As best seen in FIGS. 12-14, there is rotatably mounted to and extending between the arms 139 and 139a a transverse bar 150 at the right side of which is rigidly secured a key member 151. The key member 151 defines a bearing surface 152 which may be selectively moved into and out of engagement with the cam surface 138 of the cam 137 by moving the crank 145 to its forward and rear positions. The key 151 as well as the bar 152 are biased in a counterclockwise rotation (as viewed in FIG. 12) by means of a tension spring 153 so that an inwardly turned foot 155 on the end of the key 150 engages the upwardly turned corresponding foot 148 of the crank 145. Thus, as the crank is pulled toward the foot of the bed, the foot 148 will engage the foot 155 of the key 151 to rotate the same clockwise about the shaft 150 and thus out of engagement with the cam surface 138 of cam 137 as the shaft 126 is driven in clockwise rotation.

As can be seen best in FIG. 13, when the crank 145 is left in its forward position and the shaft 126 is driven by the motor 133 and links 124 and 124a, the cam surface 138 will engage the bearing surface 152 of the key 151 and lift the arms 139 and 139a to raise the lower leg panel (shown in chain line in FIGS. 12 and 13). At the distal end of the arms 139 and 139a are nylon roller bearings 157 which engage the lower surface of the foot panel to raise the same. The arms 139 and 139a are rotated in a clockwise direction in FIG. 13 about the axle 135; and they are connected together intermediate their ends by means of a connecting rod 158 to form a rigid structure in supporting the lower leg panel.

Referring now to FIG. 14, when the crank 145 is pulled to its rear position, the upstanding foot member 148 at its forward end rotates the key 151 against the tension in the spring 153 in a clockwise direction so that the bearing surface 152 cannot be engaged by the cam surface 138 of the cam 137 as the shaft 126 is driven when the upper leg panel is raised as previously described. Under these circumstances, the roller bearing 157 will remain in a lowered condition so that it will not raise the foot end of the lower leg panel, thereby resulting in a bent knee position when the upper leg panel is raised.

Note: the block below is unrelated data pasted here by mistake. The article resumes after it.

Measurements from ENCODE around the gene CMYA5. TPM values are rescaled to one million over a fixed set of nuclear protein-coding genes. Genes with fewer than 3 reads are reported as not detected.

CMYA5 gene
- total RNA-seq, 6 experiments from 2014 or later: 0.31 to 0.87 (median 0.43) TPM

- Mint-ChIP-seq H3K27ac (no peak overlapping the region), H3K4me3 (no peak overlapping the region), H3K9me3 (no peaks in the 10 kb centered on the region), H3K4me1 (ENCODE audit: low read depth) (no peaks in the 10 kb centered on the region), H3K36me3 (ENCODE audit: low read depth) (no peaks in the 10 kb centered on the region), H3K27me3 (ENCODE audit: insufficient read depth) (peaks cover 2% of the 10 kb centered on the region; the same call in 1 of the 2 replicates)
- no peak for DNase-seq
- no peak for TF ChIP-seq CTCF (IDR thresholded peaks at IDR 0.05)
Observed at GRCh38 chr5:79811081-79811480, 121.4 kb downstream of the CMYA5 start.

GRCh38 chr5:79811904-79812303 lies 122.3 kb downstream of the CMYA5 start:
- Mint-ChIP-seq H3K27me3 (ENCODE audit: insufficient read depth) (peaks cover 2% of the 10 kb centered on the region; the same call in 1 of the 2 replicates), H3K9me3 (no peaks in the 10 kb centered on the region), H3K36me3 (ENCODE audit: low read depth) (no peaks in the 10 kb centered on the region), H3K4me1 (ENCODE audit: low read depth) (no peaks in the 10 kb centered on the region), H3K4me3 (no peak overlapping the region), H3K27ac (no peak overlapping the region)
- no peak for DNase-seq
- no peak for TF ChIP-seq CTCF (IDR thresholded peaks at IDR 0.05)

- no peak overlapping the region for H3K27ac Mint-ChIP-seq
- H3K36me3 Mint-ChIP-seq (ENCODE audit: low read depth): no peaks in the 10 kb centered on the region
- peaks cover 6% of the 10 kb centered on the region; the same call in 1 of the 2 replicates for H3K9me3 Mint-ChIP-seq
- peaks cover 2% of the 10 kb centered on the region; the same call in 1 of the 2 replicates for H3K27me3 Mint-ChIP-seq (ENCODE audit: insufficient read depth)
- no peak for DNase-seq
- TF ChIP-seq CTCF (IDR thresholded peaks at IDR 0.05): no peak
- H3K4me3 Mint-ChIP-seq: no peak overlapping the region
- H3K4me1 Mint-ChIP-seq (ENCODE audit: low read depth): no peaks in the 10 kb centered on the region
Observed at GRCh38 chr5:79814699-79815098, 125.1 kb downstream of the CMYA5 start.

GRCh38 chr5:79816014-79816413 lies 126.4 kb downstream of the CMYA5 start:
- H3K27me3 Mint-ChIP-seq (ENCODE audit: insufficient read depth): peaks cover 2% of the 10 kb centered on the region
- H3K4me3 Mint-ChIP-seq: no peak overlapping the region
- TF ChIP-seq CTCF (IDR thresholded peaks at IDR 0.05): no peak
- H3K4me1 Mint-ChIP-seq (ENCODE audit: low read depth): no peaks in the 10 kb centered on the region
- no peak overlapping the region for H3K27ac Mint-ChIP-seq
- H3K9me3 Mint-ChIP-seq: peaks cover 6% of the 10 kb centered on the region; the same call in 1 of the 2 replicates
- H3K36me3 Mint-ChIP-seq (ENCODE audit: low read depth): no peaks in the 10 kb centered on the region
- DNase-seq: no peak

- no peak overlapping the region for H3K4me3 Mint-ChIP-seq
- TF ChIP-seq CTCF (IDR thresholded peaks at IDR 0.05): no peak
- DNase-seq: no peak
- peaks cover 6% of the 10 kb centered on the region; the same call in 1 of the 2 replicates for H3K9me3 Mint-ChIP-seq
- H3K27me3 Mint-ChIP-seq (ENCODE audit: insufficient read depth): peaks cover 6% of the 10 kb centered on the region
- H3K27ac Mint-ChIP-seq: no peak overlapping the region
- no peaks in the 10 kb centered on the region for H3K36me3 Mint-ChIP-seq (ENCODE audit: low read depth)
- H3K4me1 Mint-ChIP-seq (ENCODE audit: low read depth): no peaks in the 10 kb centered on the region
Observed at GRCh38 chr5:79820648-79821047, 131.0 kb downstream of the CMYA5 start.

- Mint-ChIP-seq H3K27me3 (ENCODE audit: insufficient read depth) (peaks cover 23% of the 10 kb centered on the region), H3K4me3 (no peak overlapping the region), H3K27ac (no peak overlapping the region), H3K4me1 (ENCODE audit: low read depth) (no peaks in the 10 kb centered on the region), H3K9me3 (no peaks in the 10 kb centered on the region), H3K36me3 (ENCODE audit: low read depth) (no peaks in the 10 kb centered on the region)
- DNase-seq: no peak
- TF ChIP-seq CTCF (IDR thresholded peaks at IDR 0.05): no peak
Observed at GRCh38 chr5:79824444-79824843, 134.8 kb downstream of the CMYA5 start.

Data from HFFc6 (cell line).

Since the arms 139 and 139a are freely rotatable relative to the shaft 126, the lower leg panel may be raised to maintain the feet in an elevated condition by hand rotation of the arms 139 and 139a about the shaft 135. Referring to FIG. 10, the head end of the arm 139 is provided with an extension 160 which projects forwardly of the shaft 135 and defines a lower limit surface 161 which engages the stop member 144 of the bracket 140 when the arm 139 is thus raised. As can be seen in FIG. 12, if the arm 139 is rotated clockwise, the stop surface 161 will extend slightly forwardly of the axis of rotation of the shaft 126 to engage the stop member 144 to stabilize the position of the arms 139 and 139a in holding the leg panel elevated.

RETRACTION DRIVE Referring again to FIG. 6, the drive mechanism for forcing the retract frame to its retracted and expanded states will now be described in detail. A motor 162 is mounted on the mounting plate 134 and adapted to drive gears housed within a gear box 163. The gears within the housing gear box 163 drive a shaft 164 which rotates a coupling member 165 and a threaded screw 166 according to the direction of rotation of the motor 162. An internally threaded nut is received in a yoke having side flanges 168 and 169 and which is mounted on the top of a transverse mounting plate 170.

The mounting plate 176 is secured at each side by means of flanges 171 and 172 to the top of the boxshaped longitudinal side members 83 and 84 of the fixed portion 14 of the telescoping retract frame 13. Thus, as the motor 162 is driven in one direction, the connecting screw 160 is rotated to draw the yoke toward the foot of the bed and thereby pull the movable member 15 of the telescoping frame over its associated fixed member 15. By driving the motor 162 in the opposite direction, the moveable member 15 of the telescoping frame 13 is driven away from the fixed member 14.